Then New York Fed’s Empire State Manufacturing Survey improved in March 2011, but the analysts’ eyes are eastward trying to gauge the impact of the Japanese literal business meltdown underway. This is one case that events have overrun even the forward looking surveys.
The Empire State Manufacturing Survey indicates that conditions for New York manufacturers continued to improve in March. The general business conditions index inched up 2 points, to 17.5. The new orders and shipments indexes fell but remained above zero, while the unfilled orders index rose above zero for the first time in a year. Price indexes continued to climb, suggesting that price increases had accelerated. Employment indexes were positive and above their February levels, indicating that employment had expanded. Future indexes were little changed, as respondents continued to be strongly optimistic about the six month outlook, although future price indexes were sharply higher.
It is hard to concentrate on the results of this survey when future conditions are under a pale of the events occurring in Japan. This author was involved in construction of nuclear reactors similar to the GE design used at Fukushima Daiichi nuclear complex. BWR type plants are fairly simple and slow moving, allowing many potential options IF you can get supplies and energy to the plant.
The issue is how far has the degradation gone. The plant operators and the government are very tight lipped about the conditions of the shutdown, safety systems, primary containment, and reactor pressure vessel.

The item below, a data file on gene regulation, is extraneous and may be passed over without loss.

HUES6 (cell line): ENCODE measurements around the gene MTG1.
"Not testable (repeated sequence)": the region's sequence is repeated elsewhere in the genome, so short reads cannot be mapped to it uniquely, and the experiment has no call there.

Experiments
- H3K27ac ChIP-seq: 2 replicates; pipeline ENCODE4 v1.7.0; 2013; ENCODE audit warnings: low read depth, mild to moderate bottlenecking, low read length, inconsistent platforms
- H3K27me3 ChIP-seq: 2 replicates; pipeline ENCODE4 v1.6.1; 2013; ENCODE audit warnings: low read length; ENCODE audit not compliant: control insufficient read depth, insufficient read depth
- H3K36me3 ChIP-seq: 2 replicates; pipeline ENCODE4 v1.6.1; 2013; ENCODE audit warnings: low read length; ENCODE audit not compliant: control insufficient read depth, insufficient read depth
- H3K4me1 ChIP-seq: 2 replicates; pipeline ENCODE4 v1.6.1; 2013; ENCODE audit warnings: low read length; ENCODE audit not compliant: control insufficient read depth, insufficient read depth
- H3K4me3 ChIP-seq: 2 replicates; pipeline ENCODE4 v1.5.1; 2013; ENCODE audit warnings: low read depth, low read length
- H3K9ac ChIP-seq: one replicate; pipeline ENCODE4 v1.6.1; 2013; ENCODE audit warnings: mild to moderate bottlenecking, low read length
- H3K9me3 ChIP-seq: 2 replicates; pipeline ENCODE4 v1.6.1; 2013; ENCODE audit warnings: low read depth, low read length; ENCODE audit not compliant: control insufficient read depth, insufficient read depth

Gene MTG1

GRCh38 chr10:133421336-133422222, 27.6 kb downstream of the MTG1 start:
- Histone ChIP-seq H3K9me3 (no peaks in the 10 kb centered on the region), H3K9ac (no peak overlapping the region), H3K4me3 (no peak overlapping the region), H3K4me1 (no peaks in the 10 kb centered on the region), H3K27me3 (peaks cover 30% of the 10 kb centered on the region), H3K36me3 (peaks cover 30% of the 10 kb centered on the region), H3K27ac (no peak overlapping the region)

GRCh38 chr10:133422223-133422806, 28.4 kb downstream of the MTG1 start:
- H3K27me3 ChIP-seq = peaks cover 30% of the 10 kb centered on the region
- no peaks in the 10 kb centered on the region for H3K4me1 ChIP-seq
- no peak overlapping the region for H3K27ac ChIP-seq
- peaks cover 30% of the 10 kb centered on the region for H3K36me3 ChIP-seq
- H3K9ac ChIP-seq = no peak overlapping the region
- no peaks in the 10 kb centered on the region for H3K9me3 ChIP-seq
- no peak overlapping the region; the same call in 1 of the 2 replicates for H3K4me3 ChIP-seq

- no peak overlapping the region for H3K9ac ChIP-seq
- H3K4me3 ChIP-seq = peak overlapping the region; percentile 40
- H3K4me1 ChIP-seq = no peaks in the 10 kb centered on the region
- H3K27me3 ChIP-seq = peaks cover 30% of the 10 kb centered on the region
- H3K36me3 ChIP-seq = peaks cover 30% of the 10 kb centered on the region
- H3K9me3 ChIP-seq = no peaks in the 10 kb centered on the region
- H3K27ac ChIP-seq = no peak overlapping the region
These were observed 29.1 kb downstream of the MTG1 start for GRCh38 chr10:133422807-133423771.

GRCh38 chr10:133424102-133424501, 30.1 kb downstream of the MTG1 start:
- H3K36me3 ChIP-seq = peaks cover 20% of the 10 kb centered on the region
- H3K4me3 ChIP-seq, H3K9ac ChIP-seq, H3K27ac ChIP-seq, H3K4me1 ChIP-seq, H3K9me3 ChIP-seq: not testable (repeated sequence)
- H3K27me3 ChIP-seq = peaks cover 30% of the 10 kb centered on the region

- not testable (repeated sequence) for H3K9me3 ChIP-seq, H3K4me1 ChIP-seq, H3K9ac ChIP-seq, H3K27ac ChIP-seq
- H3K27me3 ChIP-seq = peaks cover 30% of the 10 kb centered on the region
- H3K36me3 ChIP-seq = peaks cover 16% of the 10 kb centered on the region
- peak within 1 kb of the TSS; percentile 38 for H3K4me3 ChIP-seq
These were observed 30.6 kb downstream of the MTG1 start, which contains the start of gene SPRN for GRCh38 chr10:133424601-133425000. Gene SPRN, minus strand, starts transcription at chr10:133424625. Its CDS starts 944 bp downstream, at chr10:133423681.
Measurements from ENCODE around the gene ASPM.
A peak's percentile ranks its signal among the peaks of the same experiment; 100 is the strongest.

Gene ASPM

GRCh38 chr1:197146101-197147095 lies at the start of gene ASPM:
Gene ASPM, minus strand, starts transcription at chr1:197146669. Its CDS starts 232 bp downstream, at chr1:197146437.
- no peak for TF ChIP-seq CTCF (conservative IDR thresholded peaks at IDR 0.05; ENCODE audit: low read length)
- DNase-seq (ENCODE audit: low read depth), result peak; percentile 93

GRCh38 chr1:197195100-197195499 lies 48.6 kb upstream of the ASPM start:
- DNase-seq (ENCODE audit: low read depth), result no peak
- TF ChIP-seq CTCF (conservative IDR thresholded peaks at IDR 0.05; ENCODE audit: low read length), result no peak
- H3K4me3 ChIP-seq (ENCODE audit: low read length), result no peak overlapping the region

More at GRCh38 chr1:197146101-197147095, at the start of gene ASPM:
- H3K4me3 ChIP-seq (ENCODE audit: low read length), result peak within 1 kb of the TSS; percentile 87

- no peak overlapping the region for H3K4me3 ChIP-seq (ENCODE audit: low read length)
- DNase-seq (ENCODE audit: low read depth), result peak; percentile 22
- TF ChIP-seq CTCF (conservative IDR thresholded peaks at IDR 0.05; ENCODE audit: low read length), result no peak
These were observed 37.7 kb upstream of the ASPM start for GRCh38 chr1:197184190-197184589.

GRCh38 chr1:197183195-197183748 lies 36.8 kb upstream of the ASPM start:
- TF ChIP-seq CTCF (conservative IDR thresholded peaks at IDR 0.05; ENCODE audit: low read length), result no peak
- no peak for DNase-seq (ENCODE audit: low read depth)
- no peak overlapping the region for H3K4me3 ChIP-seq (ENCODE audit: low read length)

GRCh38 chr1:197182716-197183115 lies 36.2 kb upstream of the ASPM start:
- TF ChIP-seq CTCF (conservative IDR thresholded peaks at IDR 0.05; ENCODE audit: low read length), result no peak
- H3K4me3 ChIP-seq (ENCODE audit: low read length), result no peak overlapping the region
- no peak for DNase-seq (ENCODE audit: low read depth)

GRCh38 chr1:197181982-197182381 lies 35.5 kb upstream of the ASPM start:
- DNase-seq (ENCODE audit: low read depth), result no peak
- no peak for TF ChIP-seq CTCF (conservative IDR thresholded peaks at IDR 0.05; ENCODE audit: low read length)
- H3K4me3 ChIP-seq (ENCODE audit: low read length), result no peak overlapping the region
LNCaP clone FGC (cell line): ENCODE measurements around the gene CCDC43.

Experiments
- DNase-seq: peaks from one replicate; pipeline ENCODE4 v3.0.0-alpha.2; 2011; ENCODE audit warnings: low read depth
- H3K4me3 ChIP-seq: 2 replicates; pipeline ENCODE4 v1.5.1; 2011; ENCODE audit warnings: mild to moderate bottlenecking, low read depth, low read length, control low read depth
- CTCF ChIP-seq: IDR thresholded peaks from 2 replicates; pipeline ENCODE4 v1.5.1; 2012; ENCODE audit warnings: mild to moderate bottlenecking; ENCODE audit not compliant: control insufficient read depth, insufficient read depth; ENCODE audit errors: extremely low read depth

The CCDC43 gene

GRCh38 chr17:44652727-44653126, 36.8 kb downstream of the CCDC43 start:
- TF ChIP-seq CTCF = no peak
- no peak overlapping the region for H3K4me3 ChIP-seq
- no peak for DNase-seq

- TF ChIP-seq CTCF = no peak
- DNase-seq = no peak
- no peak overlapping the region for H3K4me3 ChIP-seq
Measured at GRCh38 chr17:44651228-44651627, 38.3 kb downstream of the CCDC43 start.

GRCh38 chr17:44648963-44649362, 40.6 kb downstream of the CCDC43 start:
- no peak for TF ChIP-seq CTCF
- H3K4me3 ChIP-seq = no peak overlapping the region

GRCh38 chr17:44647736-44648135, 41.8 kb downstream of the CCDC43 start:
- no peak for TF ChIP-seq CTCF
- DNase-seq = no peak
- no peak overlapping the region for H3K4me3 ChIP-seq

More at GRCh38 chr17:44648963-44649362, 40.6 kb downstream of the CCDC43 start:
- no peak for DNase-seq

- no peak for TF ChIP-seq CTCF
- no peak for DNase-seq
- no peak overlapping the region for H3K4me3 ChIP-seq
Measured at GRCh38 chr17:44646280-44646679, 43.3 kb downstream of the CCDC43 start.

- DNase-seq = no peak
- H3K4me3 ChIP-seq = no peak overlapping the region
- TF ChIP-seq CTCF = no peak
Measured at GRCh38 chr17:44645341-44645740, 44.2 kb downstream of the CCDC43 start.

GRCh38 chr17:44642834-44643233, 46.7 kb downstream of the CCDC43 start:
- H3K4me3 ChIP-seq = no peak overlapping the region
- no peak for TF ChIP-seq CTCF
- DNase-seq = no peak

The scenario unfolding was never postulated making the safe shutdown problematic. However, I also lived downwind of Chernobyl, and, based on that experience, would suggest the worst case situation is likely not as terrible as some commentators on TV are postulating.
In any event, adding radiation to the rubble is equivalent to dropping gasoline on a forest fire – making a terrible situation intolerable. The Japanese are very resilient, and the manufacturing and business recovery from the earthquake and tsunami is dependent on safe shutdown of this plant.
Back to the NY Fed survey, Econintersect looks at the unadjusted data of the survey. In this case, both the adjusted and non-adjusted data say the same thing: Conditions are improving conditions but are not yet exceeding the conditions of 1Q2010.
The key to this survey is new orders and unfilled orders which remain in a general upward trend line since late 2010. Unfilled orders confirm business is expanding. In diffusion indexes, any value above zero shows growth. Hard data has shown growth in both unfilled orders and new orders.
Normally, Econintersect warns against taking surveys too seriously. In this case, I doubt most people even looked at the survey except in passing. The question is not how much the business community will grow, but how much it will be affected by the disaster unfolding in Japan.
January Was a Good Month for Business by Steven Hansen
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Empire State Manufacturing Survey Improves – What is This Saying? by Steven Hansen